During National Minority Health Month each April, we highlight PCORI’s large portfolio of research addressing disparities in health and healthcare. PCORI has awarded $192 million to fund 70 research projects on addressing disparities. One of these projects takes on colorectal cancer, for which early detection clearly save lives: 90 percent of people whose colorectal cancer is early stage at diagnosis live for at least five years, but only 14 percent of people whose cancer has spread to other parts of the body survive that long. Screening rates differ between groups of people, with Hispanics/Latinos falling behind whites.
The US Preventive Services Task Force recommends routine screening for colorectal cancer starting at age 50. The two most common tests are a colonoscopy, repeated every 10 years if findings are normal, and a stool blood test, required once a year. People need to do one or the other, not both.
A coalition of cancer organizations has set a goal of an 80 percent screening rate by 2018. Currently, the national screening average is 66 percent, and the average among Hispanics/Latinos is only 47 percent.
We spoke with two members of a research team that is testing a method to increase screening among Hispanic Americans. Ronald E. Myers, PhD, of Thomas Jefferson University is the principal investigator of the study, and Myra Piña, MD, of the Fé Foundation of the Hispanic Chamber of Commerce of the Lehigh Valley is a member of the study’s patient and stakeholder advisory committee.
The navigators are able to reach out to the patients and make them feel that they weren’t under pressure.
Why do Hispanics have low rates of screening?
Myra Piña: Many people in the community don’t know about colorectal cancer screening. Language can be a barrier. Even though some people in the Hispanic community speak English, many of them speak what I call functional English. They can function in their field of work. But when they go to the doctor’s office, the language barrier comes in.
There’s also a fear of being screened—a fear of getting a positive or abnormal test result and not really knowing what that means. And some people lack insurance and wonder, how am I going to pay for this?
Ronald Myers: Myra and her colleagues on the patient and stakeholder advisory committee also pointed out that people are working; they’re very busy. Trying to make time to do a screening test is a challenge.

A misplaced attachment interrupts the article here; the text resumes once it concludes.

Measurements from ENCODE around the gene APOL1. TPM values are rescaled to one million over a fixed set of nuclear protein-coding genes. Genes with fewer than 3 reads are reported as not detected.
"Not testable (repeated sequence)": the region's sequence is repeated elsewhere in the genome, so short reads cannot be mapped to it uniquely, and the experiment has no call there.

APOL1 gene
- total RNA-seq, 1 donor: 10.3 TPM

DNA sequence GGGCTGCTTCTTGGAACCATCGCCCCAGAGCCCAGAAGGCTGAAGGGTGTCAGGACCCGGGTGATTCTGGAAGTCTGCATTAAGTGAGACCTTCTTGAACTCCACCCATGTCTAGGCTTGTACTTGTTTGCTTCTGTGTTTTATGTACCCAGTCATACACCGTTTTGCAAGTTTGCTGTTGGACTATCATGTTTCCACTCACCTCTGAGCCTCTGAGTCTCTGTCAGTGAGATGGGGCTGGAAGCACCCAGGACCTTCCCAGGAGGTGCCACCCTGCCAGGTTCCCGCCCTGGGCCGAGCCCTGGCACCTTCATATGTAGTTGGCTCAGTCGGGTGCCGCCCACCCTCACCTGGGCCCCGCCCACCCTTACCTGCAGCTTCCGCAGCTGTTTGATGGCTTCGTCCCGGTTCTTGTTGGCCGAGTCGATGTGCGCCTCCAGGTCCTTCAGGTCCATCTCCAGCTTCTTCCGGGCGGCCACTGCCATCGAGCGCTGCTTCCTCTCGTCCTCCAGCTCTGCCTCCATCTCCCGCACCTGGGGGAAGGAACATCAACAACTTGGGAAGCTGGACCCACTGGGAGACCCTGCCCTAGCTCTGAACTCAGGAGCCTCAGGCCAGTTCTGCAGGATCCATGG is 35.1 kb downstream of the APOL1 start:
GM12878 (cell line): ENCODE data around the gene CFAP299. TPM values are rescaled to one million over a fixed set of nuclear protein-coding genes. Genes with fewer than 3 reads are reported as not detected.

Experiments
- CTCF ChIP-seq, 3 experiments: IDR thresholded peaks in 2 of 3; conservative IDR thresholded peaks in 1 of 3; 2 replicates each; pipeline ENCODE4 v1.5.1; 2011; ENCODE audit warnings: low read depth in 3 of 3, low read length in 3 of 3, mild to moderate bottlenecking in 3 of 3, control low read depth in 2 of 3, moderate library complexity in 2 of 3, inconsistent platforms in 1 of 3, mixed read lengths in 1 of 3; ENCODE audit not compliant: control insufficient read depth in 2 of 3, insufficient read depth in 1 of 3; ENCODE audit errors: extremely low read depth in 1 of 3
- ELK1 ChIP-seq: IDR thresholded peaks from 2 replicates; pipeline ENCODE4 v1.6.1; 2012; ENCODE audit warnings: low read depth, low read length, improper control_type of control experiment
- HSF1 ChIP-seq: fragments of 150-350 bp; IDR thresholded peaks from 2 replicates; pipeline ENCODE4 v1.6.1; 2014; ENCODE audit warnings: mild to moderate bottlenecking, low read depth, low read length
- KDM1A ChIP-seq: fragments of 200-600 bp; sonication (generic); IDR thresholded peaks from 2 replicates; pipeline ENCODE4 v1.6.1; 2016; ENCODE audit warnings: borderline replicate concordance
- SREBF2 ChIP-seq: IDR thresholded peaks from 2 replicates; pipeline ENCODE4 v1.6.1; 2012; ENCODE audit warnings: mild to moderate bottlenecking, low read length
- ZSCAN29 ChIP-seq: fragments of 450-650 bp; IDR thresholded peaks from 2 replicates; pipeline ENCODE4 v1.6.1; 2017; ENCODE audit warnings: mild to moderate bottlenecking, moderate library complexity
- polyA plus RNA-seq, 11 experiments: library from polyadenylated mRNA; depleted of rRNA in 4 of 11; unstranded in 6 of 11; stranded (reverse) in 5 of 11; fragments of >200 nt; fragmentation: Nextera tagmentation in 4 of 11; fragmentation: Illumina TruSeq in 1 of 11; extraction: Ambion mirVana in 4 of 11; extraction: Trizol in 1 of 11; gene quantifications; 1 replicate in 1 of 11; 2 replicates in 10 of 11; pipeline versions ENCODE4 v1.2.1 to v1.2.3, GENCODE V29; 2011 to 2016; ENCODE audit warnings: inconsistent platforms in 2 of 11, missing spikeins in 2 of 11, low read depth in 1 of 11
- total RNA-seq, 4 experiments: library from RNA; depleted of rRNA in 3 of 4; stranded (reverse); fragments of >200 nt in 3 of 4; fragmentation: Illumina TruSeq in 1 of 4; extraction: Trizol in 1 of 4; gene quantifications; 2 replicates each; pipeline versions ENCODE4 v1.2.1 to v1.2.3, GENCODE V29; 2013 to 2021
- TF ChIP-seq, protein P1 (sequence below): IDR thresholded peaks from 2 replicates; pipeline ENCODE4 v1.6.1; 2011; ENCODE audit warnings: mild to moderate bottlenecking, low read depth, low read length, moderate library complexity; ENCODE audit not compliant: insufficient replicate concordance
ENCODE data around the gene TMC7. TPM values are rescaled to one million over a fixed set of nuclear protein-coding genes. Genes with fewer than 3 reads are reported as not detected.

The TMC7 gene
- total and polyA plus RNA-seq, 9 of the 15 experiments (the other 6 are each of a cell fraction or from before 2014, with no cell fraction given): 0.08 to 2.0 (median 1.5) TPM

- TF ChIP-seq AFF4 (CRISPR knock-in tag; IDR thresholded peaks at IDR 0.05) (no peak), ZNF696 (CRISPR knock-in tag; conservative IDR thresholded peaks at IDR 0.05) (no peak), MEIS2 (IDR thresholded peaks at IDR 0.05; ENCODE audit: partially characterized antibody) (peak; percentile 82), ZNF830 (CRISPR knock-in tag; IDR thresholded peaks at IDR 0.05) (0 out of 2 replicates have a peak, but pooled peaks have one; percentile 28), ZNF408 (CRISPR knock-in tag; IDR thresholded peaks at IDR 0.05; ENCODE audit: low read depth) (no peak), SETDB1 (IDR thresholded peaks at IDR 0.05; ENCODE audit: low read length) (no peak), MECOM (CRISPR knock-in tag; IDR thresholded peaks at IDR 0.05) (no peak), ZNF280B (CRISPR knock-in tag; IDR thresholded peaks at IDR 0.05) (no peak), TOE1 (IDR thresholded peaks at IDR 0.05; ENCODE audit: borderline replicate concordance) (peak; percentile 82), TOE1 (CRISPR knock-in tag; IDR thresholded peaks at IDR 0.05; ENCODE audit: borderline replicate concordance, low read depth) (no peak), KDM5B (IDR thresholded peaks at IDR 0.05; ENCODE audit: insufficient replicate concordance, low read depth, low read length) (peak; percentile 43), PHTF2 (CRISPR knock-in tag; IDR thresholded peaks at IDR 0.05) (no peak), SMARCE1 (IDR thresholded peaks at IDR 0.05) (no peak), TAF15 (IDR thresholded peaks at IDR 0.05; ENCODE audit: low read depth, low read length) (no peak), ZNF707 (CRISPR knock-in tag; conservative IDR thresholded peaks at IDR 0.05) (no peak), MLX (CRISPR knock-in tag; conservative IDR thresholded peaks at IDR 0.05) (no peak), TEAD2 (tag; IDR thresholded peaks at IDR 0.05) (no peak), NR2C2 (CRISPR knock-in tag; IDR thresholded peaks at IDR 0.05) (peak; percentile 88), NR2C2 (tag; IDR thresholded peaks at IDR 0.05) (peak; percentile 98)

How does the program you’re testing aim to increase screening rates?
Ronald Myers: We use an intervention that we describe as “decision support and navigation.” We mailed Hispanic primary care patients who have never been screened, or are not up to date, with screening information—in both English and Spanish—about the different types of colon cancer screening tests that are recommended. Then, a trained patient navigator, who speaks both Spanish and English, called each person and talked them through the options.
We also provided information about, and access to, both of the tests. Importantly, we also asked people which they test preferred and how likely they were to do their preferred test. That allowed us to help them develop a screening plan that they would be most likely to follow.
Myra Piña: The navigators are able to reach out to the patients and make them feel that they weren’t under pressure. They explained in such a caring way that the person came to their own decision about following the screening plan. The navigator worked hard to create a helping relationship with the patient on the phone.
We're very happy about the results.
How have patients and other stakeholders influenced the study?
Ronald Myers: They made the content of the print materials and navigation call process much more friendly and easy to understand. For example, our committee members corrected and simplified the terminology of the Spanish translation of our brochure describing the screening tests. The committee members also helped to develop a script for the navigator to use on the phone with patients.
Myra Piña: I found it exciting that, at the committee meetings, the more we met, the more the patient members began to participate. And they also took away knowledge. One of the members of our group brought the information we developed back to his family, and the family said, “Hey, Dad! It’s time!” And the father then went and got a colonoscopy done.
What were your study results?
Ronald Myers: We’re very happy about the results. When we started the project, Hispanic patients in the Lehigh Valley Health Network practices had a screening rate of about 30 percent. The 400 people in our study came from the 70 percent that hadn’t been screened. It was a randomized trial, where half of the people just got the mailed materials, and the other half got that mailing plus the decision support and patient navigation. In the first group, the screening rate six months later was 39 percent. In the decision support and navigation intervention group, the rate was 71 percent. That’s a huge difference. When we looked at 12 months after the intervention, the group with just the mailing had a screening rate of 44 percent, and it was 78 percent in the intervention group.
We’re now turning our attention to how we move that intervention into routine care, so that it can make a difference for a lot more people, not just the people in the study.
The views expressed here are those of the authors and not necessarily those of PCORI.